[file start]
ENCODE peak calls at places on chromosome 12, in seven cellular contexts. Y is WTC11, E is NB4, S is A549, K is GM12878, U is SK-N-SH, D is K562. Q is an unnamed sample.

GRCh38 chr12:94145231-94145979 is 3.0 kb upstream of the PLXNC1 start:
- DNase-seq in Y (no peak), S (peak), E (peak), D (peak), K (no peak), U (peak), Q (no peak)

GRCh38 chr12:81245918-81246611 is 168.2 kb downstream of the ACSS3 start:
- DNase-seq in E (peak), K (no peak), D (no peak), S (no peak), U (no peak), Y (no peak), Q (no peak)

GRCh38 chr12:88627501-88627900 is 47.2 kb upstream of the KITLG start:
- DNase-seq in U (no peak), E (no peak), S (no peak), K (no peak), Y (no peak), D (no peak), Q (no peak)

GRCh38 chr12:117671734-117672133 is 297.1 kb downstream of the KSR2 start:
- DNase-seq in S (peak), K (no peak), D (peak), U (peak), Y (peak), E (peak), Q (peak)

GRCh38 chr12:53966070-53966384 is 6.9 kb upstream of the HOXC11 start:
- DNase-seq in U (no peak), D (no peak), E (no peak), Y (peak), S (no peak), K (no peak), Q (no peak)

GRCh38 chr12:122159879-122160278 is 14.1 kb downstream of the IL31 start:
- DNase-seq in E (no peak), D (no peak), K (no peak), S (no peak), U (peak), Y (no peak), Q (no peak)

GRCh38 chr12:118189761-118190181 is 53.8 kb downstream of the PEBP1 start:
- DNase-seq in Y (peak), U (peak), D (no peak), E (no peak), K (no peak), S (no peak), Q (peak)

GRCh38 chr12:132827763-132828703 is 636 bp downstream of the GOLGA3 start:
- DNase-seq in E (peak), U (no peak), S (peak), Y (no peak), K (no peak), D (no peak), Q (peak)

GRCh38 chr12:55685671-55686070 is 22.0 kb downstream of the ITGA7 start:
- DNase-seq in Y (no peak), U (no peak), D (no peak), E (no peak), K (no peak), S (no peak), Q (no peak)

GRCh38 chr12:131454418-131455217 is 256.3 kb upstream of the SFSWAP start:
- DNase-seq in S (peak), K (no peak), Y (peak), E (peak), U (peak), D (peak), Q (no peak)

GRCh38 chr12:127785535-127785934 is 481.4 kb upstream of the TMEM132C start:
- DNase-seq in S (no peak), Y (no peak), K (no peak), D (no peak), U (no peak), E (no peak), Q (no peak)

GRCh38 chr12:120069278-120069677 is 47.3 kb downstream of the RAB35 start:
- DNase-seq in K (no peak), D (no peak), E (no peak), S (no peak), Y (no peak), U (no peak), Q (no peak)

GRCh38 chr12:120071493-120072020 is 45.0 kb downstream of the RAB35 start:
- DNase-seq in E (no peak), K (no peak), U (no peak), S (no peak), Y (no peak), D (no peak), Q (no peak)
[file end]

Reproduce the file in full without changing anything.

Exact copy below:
ENCODE peak calls at places on chromosome 12, in seven cellular contexts. Y is WTC11, E is NB4, S is A549, K is GM12878, U is SK-N-SH, D is K562. Q is an unnamed sample.

GRCh38 chr12:94145231-94145979 is 3.0 kb upstream of the PLXNC1 start:
- DNase-seq in Y (no peak), S (peak), E (peak), D (peak), K (no peak), U (peak), Q (no peak)

GRCh38 chr12:81245918-81246611 is 168.2 kb downstream of the ACSS3 start:
- DNase-seq in E (peak), K (no peak), D (no peak), S (no peak), U (no peak), Y (no peak), Q (no peak)

GRCh38 chr12:88627501-88627900 is 47.2 kb upstream of the KITLG start:
- DNase-seq in U (no peak), E (no peak), S (no peak), K (no peak), Y (no peak), D (no peak), Q (no peak)

GRCh38 chr12:117671734-117672133 is 297.1 kb downstream of the KSR2 start:
- DNase-seq in S (peak), K (no peak), D (peak), U (peak), Y (peak), E (peak), Q (peak)

GRCh38 chr12:53966070-53966384 is 6.9 kb upstream of the HOXC11 start:
- DNase-seq in U (no peak), D (no peak), E (no peak), Y (peak), S (no peak), K (no peak), Q (no peak)

GRCh38 chr12:122159879-122160278 is 14.1 kb downstream of the IL31 start:
- DNase-seq in E (no peak), D (no peak), K (no peak), S (no peak), U (peak), Y (no peak), Q (no peak)

GRCh38 chr12:118189761-118190181 is 53.8 kb downstream of the PEBP1 start:
- DNase-seq in Y (peak), U (peak), D (no peak), E (no peak), K (no peak), S (no peak), Q (peak)

GRCh38 chr12:132827763-132828703 is 636 bp downstream of the GOLGA3 start:
- DNase-seq in E (peak), U (no peak), S (peak), Y (no peak), K (no peak), D (no peak), Q (peak)

GRCh38 chr12:55685671-55686070 is 22.0 kb downstream of the ITGA7 start:
- DNase-seq in Y (no peak), U (no peak), D (no peak), E (no peak), K (no peak), S (no peak), Q (no peak)

GRCh38 chr12:131454418-131455217 is 256.3 kb upstream of the SFSWAP start:
- DNase-seq in S (peak), K (no peak), Y (peak), E (peak), U (peak), D (peak), Q (no peak)

GRCh38 chr12:127785535-127785934 is 481.4 kb upstream of the TMEM132C start:
- DNase-seq in S (no peak), Y (no peak), K (no peak), D (no peak), U (no peak), E (no peak), Q (no peak)

GRCh38 chr12:120069278-120069677 is 47.3 kb downstream of the RAB35 start:
- DNase-seq in K (no peak), D (no peak), E (no peak), S (no peak), Y (no peak), U (no peak), Q (no peak)

GRCh38 chr12:120071493-120072020 is 45.0 kb downstream of the RAB35 start:
- DNase-seq in E (no peak), K (no peak), U (no peak), S (no peak), Y (no peak), D (no peak), Q (no peak)